Edwards re-appointed chairman of ADSS
Published 9:00 am Friday, February 14, 2020
VALLEY — On Tuesday, former Valley City Councilman Ray Edwards was appointed to another term as board chairman of the Alabama Department of Senior Services (ADSS). Edwards has been with the board for 16 years and has served as its chairman for the past 12 years. He was appointed to the position twice by former Gov. Bob Riley, once by former Gov. Robert Bentley and now by the current governor, Kay Ivey.
“I am grateful to continue serving as chairman,” Edwards said. “I want to keep on being an advocate for seniors in this state. I think we have accomplished a lot in their behalf in recent years. Under the leadership of Gov. Ivey and our commissioner, Jean Brown, I’m confident we will continue to do so.”
There’s an estimated 1,065,625 Alabamians who are 60 years of age or older. That’s more than 22 percent of the state’s population. Over the next 20 years, it’s estimated that the state’s 60+ population will increase by more than 40 percent. Four-fifths of Alabama seniors have at least a high school education; more than 20 percent of them have college degrees. A total of 322,026 Alabamians who are 65 or older have at least one disability. Over 20 percent of the state’s veterans who are over 65 have at least one disability.
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According to ADSS Commissioner Jean Brown, Alabama seniors have a variety of needs such as getting assistance with their prescription drugs, being able to participate in the state’s meals program, Alzheimer’s and dementia initiatives and a geriatric dental project.
“In short, our goal with ADSS is to promote the dignity and independence of those we serve through a comprehensive and coordinated system of quality service,” Brown said.
“She told us that our number one goal for this year is to get our food service issue straightened out,” Edwards said.
Valley Foods of Montgomery provided the service for many years. In 2019, though, GA Foods of St. Petersburg, Florida got the contract by providing a lower bid.
“We had a lot of problems with them,” Edwards said. “Sometimes the items were mixed up, sometimes they weren’t what they should be and sometimes the food was late getting to a senior center. The commissioner fined them $421,000 for their first quarter performance. They got off to a really bad start. They did get better over the course of the year.”
GA is well paid to provide food service in Alabama.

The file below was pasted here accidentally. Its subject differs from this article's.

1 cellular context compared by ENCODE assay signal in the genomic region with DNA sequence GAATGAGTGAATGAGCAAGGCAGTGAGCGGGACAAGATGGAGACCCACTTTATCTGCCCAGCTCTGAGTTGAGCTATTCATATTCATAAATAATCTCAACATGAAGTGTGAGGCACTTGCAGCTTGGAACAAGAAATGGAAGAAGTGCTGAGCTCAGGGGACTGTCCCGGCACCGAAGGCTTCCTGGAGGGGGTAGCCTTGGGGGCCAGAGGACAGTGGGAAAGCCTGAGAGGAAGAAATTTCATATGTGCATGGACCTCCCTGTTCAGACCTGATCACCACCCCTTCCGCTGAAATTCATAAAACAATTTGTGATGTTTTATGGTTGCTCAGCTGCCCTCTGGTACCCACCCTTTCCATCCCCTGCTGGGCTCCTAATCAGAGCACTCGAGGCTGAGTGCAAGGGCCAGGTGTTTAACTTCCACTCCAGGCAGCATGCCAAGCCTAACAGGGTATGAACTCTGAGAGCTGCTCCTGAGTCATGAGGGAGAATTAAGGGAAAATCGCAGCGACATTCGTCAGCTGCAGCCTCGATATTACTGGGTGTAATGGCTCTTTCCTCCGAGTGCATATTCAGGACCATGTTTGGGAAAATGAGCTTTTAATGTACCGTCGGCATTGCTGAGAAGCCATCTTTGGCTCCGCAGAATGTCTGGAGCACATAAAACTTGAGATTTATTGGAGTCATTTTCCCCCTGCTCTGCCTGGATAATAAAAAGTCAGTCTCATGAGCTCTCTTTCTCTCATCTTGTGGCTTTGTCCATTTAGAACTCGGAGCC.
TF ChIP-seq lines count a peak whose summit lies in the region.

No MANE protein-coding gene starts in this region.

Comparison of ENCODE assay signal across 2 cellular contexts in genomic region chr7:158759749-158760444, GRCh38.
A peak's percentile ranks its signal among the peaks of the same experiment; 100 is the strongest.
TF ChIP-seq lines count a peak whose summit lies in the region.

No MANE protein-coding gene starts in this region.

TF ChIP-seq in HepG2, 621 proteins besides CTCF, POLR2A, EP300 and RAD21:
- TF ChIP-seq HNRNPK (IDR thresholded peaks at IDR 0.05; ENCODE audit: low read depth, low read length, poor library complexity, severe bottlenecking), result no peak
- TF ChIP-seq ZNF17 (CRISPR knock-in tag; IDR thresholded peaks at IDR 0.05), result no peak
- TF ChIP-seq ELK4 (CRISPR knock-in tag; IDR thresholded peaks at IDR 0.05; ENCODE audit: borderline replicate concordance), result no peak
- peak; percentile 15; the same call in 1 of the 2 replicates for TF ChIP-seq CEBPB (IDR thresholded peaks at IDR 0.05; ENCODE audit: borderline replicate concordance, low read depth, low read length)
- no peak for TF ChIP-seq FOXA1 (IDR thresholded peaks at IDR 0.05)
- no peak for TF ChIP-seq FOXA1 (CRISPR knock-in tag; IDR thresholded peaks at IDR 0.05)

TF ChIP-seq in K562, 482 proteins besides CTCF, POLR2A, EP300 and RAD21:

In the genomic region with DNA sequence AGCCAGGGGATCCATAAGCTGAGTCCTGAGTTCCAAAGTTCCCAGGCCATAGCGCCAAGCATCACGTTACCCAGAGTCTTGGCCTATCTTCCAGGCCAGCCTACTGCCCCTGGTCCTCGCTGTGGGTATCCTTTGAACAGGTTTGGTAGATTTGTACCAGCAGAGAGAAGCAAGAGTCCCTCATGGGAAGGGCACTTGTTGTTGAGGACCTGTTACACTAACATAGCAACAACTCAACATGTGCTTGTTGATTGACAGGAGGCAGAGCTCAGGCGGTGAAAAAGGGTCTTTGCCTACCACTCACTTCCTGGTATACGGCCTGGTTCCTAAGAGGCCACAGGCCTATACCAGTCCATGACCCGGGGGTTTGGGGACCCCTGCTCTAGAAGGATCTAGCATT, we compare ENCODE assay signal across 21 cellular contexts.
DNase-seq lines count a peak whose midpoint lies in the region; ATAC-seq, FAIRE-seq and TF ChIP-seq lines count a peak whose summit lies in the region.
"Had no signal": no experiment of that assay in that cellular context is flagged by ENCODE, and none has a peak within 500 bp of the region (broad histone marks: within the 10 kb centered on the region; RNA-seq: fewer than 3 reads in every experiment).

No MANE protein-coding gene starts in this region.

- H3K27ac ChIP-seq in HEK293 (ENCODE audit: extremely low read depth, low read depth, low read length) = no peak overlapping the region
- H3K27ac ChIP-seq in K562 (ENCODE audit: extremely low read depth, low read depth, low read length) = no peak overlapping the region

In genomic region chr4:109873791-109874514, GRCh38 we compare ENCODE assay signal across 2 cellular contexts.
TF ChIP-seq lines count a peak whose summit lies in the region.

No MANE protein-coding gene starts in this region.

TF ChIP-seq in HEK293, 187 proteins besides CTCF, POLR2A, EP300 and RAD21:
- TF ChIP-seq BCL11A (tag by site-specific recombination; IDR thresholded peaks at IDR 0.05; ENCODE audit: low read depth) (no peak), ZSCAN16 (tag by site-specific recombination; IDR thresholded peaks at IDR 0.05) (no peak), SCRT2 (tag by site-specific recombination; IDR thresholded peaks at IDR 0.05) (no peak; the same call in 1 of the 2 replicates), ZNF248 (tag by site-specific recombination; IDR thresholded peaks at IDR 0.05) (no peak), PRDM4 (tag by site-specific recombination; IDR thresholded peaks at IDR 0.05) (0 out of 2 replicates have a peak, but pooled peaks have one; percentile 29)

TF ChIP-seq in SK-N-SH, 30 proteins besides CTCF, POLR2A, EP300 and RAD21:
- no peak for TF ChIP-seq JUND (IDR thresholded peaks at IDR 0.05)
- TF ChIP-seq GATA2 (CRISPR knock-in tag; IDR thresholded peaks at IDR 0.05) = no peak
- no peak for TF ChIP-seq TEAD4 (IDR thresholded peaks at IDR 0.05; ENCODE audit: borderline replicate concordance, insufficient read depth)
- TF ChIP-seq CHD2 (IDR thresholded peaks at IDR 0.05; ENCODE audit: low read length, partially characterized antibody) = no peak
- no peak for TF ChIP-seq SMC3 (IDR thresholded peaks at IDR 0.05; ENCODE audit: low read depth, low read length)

“We serve six million meals at the centers and to the homebound every month,” Edwards said.
Edwards commended Brown and Deputy Commissioner Adam Thompson for making unannounced visits to senior centers to make sure the seniors are receiving quality meals and service.
For Edwards, the fair treatment of seniors is a calling.
“I’ve cared about this my entire life,” he said. “I can remember having fun with them when I was the manager of a Bruno’s grocery store in Sylacauga. We had a senior band who made their instruments from items they bought at the store. We also had an Easter bonnet parade with the bonnets being made from items bought at the store.”
When Edwards was elected to the Valley City Council in 1984, one of his first goals was to have a senior program. “We started it at the Baptist church in Langdale,” he said. “We had it there for a year before moving to a house in the Fairfax mill village. We did a lot of work on that house to turn it into a senior center. We were there up until we opened our new center. It had the feel of a good home, and everybody liked it. People who visited our senior center from around the state told us they liked it and that we were fortunate to have it.”
The problem was the senior program outgrew it.
The mill village home wasn’t bad, but the new place inside Valley Community Center is one of the best senior centers for a city of Valley’s size that can be found anywhere. The old center could comfortably serve around 40 people. The new center can easily accommodate twice that many.
Seniors who participate there also have the convenience of being inside the Community Center, where they are within easy walking distance of SilverSneakers classes, a fitness center, walking track and indoor pool.
“I have wanted our seniors to have a center like this for a long time,” Edwards said. “I want to thank Mayor Leonard Riley and the current council for following through on it. The issue we have now is transportation. There are people who live outside the city limits of the senior centers we have in Valley, Lanett and LaFayette. I know there are seniors out there who would love to participate but have no way of getting there. I’ve been talking with Commissioner Debra Riley about this, and I think we can work something out.”
There’s currently a waiting list for eligible seniors to be included in Valley’s meal delivery program. One way to include them is for the seniors who are living at Sylvia Word Manor to participate in the Valley Senior Center program. That would free up 15 slots for the delivery program.
“We want to serve as many seniors as we can,” Edwards said. “My goal is to do anything we can to help them.”
As the ADSS board chair, Edwards said he is looking forward to an Alabama Senior Day, to be celebrated on the capitol lawn on Wednesday, April 8.
“It will be going on from 10 a.m. until noon,” he said.
“We expect to have 500 to 600 people there.”